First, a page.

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“There’s been very little in the way of actual numbers or data documenting the growth of the [hardware] ecosystem.

From the editors of MAKE magazine, the Maker Pro Newsletter is about the impact of makers on business and technology. Our coverage includes hardware startups, new products, incubators, and innovators, along with technology and market trends. Please send items to us at [email protected].

This week: a special issue devoted entirely to a post by Renee DiResta, a principal at O’Reilly AlphaTech Ventures, that addresses something that’s been hard to find in the excitement about hardware and the “new industrial revolution”: data.

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Hardware, by the Numbers


Conventional wisdom around Silicon Valley is that hardware is hot. Influential incubator founders and VCs have been blogging about their interest in the space, and popular tech blogs are constantly writing about prototyping technologies and hardware startup fundraises. However, there’s been very little in the way of actual numbers or data documenting the growth of the ecosystem.

So, let’s have a look at hardware by the numbers: the number of companies started, the flow of venture and crowdfunding dollars, the overall growth of the hardware community, and the degree of broader public interest.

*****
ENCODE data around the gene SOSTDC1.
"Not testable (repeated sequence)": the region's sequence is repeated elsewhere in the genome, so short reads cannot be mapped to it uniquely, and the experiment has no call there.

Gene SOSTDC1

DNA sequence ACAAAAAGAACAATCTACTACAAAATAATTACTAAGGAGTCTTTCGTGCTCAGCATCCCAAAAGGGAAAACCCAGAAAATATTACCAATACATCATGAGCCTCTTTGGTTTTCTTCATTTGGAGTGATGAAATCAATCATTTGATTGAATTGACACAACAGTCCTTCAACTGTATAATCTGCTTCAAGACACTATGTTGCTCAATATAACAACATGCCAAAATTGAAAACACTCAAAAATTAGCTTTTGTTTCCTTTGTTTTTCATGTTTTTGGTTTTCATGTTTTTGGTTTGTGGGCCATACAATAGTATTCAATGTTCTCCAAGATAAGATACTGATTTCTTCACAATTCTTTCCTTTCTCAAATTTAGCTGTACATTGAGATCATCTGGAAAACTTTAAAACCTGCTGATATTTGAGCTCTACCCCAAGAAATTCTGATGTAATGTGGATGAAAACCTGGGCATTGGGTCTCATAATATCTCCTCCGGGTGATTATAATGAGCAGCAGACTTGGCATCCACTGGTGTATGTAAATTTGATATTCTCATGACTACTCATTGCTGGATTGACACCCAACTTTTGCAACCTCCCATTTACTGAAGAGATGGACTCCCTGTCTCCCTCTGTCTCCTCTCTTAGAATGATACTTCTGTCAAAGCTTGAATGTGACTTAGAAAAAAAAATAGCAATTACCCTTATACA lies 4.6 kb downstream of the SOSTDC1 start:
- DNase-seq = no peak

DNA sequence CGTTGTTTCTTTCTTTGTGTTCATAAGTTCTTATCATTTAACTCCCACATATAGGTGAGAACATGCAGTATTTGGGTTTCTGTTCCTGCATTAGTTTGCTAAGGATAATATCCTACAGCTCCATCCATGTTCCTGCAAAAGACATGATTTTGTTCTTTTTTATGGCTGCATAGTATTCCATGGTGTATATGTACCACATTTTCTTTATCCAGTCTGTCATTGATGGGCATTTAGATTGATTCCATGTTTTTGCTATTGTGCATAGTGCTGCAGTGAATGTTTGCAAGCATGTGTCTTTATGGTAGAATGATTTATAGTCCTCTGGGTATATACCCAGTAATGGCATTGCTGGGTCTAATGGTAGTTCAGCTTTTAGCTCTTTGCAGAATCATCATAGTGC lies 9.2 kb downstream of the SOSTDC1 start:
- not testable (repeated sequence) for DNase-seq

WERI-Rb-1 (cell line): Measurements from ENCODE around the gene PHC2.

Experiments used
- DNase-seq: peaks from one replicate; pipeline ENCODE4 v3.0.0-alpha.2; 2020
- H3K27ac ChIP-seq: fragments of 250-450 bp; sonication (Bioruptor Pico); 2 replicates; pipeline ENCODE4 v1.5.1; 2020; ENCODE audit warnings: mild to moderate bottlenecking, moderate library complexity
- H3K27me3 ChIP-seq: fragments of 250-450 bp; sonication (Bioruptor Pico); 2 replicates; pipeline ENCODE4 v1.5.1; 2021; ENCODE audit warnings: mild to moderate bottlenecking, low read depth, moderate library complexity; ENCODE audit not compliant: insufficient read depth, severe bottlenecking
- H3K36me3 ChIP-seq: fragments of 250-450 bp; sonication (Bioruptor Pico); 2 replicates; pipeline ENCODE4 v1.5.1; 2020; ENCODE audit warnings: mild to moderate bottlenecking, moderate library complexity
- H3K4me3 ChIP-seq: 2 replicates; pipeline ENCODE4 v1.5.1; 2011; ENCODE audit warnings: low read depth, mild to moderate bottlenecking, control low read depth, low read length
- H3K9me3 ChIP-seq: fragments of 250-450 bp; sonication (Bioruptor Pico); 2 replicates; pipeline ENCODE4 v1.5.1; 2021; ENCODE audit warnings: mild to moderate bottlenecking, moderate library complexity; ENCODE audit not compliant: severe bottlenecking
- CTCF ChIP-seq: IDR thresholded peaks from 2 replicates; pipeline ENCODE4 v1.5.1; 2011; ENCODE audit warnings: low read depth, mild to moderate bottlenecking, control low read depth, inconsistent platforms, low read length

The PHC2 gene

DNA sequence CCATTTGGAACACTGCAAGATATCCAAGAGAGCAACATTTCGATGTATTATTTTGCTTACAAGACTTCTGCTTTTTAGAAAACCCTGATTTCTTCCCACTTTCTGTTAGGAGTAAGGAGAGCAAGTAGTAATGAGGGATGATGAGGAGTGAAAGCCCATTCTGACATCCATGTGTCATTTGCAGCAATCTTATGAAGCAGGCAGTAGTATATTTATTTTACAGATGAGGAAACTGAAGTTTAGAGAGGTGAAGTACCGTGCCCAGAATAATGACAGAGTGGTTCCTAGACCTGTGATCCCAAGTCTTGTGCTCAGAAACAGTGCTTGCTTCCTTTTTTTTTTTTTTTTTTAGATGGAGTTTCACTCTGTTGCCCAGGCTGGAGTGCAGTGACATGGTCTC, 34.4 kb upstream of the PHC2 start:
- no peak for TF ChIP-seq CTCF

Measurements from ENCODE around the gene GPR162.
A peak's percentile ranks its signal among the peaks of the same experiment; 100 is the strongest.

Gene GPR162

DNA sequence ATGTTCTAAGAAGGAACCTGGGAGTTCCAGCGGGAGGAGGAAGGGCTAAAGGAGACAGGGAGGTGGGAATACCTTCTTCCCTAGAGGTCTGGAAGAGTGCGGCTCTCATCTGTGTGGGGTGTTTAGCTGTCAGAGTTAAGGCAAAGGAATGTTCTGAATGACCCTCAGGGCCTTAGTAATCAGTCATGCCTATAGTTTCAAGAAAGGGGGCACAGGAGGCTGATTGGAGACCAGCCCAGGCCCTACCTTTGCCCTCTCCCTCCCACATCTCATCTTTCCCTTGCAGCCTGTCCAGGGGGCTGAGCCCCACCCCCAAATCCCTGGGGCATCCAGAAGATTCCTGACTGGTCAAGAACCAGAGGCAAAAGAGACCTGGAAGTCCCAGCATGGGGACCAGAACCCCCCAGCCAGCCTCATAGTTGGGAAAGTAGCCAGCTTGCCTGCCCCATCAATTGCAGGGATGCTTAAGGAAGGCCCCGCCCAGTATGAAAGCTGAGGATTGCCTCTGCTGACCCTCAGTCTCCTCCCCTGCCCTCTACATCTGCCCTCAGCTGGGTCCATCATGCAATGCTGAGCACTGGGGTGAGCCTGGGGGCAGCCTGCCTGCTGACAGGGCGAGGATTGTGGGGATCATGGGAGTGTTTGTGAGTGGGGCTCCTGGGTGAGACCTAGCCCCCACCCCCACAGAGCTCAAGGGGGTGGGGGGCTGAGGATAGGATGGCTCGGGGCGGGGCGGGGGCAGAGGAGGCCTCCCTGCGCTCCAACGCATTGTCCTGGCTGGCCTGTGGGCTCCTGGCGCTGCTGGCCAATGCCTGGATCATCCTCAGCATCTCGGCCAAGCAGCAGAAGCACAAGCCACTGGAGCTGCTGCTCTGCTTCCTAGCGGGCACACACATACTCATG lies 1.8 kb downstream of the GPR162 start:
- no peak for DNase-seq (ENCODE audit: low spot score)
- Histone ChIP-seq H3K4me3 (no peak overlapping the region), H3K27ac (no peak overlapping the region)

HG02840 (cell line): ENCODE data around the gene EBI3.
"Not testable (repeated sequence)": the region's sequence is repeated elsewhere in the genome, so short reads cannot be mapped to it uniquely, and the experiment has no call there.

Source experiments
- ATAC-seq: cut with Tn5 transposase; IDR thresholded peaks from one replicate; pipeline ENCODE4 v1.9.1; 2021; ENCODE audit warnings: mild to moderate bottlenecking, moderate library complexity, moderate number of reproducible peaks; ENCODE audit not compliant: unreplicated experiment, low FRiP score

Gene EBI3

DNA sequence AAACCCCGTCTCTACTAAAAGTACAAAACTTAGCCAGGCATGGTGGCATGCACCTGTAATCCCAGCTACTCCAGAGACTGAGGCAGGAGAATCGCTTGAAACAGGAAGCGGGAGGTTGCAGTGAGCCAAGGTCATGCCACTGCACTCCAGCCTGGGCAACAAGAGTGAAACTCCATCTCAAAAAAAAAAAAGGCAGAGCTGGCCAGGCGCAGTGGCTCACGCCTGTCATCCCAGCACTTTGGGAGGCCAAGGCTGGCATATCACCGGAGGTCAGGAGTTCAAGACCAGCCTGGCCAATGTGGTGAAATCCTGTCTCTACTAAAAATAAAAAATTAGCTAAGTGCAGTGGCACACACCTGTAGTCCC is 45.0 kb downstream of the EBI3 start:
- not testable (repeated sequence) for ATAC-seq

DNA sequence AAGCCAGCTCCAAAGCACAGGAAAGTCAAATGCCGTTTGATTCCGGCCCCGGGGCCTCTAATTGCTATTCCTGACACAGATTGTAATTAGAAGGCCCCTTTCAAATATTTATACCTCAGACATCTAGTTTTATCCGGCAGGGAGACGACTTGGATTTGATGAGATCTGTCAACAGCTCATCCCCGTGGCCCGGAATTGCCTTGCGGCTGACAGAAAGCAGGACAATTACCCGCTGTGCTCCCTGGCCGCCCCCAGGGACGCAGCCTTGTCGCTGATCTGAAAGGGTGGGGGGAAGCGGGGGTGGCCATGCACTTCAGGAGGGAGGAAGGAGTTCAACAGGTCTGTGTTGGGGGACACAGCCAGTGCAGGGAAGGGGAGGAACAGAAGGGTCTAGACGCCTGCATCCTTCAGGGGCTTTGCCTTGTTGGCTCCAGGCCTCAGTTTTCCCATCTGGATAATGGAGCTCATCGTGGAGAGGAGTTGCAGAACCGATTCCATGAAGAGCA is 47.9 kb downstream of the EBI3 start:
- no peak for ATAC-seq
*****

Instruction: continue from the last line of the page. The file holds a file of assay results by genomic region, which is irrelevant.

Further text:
It’s tough to track exactly how many hardware startups are out there, or whether that number has increased over time. One interesting data point to start with is the number that have gone out and attempted to fundraise. AngelList keeps track of this, and was generous enough to share their data. In 2011, 94 hardware companies went out and opened rounds on AngelList … 25 of them successfully closed a round (though not necessarily via AngelList’s platform). In 2012, that number jumped to 267 opened, 96 closed. So far, as of mid-July 2013, 259 have already opened rounds, and there have been 46 closes. While fundraises aren’t an exact proxy for number of startups, those figures make it seem like there is an increasing number of hardware companies. (The slight dip in percentage closed is also an interesting thing to note.)

Let’s have a look at the actual dollar amounts that angels and VCs are investing in hardware startups. CrunchBase and AngelList both track this information. Since we’re looking for indications of a hot market, I pulled data for angel, Series A, and seed rounds.* The information below comes from CrunchBase and is represented in an interactive chart form so you can dig in and see the underlying funding events. The chart is derived from CrunchBase’s funding data from all 12 months of 2011 and 2012; the data from 2013 stops at 30 June 2013.

[Note: click on chart to reach original interactive chart.]

There were 52 early-funding events in 2012, totaling $209.5MM; in the first six months of 2013, there have already been 47, totaling $222.9MM.

Since crowdfunding has had a profound impact on the growth of the hardware startup ecosystem, let’s have a look at Kickstarter data as well. Kickspy is a great resource for tracking Kickstarter project stats.

Year 2011 2012 2013
Hardware Projects 121 248 365
Total Projects 26,319 42,113 23,274
HW as percentage of total 0.46% 0.59% 1.57%
Hardware project dollars raised $2,551,986 $9,750,168 $22,683,014
Hardware project number of backers 19,181 93,870 195,449
All backers 1,438,657 4,496,155 3,354,019